Buddhist Psychotherapy,  Depression

Depression in Buddhist Psychology

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Depression – in the form of Major Depressive Disorder (MDD) – remains the leading cause of disability among Americans aged 15 to 44 years old. In the recent past, depression was the most common mental health issue in the U.S. (now surpassed by anxiety), and it remains a major problem, affecting tens of millions of Americans annually.

While medication can be a helpful and necessary form of treatment, Buddhist psychology takes a different approach when it comes to managing depression. A great deal of Buddhism focuses on the mind and our patterns of thought. When it comes to thinking, the Buddha said “the mind is everything: what you think, you become”. Other famous quotes by the Buddha include “Rule your mind or it will rule you”, “Peace comes from within, do not seek it without” and “Nothing can harm you as much as your own thoughts unguarded.” To sum it up – suffering stems from the mind, from our own thinking.

Our brains are wired to have what’s called a “negativity bias”, which is a protective evolutionary mechanism. We’re wired to detect possible threats so that we can ensure our own safety and survival, but this bias can also lead to mental health problems such as depression. When we believe everything our inner critic says, and we listen to all the negative self-talk in our minds, we can far too easily become depressed, anxious or afraid. By focusing on the negative, constantly comparing ourselves to others and trying to mind-read (or assume we know what other people are thinking or feeling), our minds lead us into all sorts of emotionally-distressing traps.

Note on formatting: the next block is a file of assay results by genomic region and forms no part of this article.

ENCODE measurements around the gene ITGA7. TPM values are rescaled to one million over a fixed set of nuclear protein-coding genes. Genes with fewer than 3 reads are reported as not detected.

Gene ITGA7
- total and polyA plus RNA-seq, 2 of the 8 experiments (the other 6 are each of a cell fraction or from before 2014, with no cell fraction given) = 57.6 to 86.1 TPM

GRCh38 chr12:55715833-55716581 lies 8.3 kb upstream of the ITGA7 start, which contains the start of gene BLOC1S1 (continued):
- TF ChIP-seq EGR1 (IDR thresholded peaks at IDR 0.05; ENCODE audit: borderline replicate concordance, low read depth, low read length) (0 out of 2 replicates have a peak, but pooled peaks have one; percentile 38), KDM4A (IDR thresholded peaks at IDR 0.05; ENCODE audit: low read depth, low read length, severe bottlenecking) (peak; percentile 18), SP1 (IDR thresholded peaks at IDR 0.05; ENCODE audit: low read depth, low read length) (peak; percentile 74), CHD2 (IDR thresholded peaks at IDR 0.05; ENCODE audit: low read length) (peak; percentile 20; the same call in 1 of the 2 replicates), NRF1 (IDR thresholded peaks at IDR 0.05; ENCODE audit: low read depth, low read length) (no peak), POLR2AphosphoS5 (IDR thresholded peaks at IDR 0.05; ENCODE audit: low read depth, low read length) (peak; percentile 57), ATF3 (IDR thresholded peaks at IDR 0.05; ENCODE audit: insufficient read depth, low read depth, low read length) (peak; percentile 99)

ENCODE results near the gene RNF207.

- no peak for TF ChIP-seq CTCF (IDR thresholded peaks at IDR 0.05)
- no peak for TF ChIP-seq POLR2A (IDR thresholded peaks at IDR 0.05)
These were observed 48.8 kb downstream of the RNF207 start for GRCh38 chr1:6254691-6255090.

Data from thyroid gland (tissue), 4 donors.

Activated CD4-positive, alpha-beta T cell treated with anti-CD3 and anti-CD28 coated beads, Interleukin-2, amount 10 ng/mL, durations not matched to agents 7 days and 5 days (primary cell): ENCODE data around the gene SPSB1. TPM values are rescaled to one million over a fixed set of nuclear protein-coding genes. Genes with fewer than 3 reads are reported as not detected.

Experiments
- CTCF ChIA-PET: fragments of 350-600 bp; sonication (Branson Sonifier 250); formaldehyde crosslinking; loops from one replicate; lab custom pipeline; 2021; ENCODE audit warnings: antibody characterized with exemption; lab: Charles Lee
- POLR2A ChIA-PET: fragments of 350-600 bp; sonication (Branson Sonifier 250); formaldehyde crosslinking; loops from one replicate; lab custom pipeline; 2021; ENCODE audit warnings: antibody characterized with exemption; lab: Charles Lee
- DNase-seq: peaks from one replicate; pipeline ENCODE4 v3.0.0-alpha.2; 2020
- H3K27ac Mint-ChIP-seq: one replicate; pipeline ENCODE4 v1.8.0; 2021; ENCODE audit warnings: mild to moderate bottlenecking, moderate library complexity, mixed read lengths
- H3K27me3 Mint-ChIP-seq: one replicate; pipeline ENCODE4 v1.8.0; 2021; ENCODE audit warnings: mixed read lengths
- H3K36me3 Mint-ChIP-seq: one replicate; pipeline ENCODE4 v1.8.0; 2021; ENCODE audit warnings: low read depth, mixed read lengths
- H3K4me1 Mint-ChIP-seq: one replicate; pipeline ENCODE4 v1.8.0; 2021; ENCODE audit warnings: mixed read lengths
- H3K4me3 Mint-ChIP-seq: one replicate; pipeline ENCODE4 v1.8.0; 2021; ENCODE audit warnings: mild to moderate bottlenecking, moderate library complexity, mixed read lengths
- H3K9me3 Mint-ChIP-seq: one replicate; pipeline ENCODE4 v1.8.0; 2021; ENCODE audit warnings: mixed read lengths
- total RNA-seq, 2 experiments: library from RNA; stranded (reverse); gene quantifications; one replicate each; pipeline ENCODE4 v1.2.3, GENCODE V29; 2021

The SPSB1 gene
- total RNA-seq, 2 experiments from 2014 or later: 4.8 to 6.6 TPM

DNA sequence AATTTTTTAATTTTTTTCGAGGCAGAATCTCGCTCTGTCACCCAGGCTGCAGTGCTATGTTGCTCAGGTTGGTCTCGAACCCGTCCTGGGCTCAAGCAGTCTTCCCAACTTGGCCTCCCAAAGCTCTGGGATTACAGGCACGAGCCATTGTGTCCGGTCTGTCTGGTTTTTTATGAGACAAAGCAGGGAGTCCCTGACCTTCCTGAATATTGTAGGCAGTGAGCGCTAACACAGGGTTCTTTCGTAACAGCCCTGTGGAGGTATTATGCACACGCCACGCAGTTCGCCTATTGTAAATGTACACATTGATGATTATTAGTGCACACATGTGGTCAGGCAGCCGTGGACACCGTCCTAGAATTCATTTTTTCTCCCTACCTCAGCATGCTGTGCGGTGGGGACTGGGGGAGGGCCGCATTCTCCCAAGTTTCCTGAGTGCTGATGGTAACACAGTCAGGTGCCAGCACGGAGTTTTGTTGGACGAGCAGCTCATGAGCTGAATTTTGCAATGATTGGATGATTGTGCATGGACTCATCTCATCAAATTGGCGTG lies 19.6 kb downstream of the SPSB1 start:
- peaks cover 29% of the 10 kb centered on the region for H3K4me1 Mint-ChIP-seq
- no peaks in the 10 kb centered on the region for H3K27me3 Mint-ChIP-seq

Luckily, techniques such as mindfulness, meditation and yoga are able to help us detach from our toxic thinking. We learn how to step back from the incessant noise in our heads and create space between ourselves and our inner monologue. While we can’t necessarily erase or even change the content of our thoughts, in stepping back from the stream of consciousness, we can choose whether or not to believe them. And in creating this choice for ourselves, we find empowerment – and possibly even liberation from depression.

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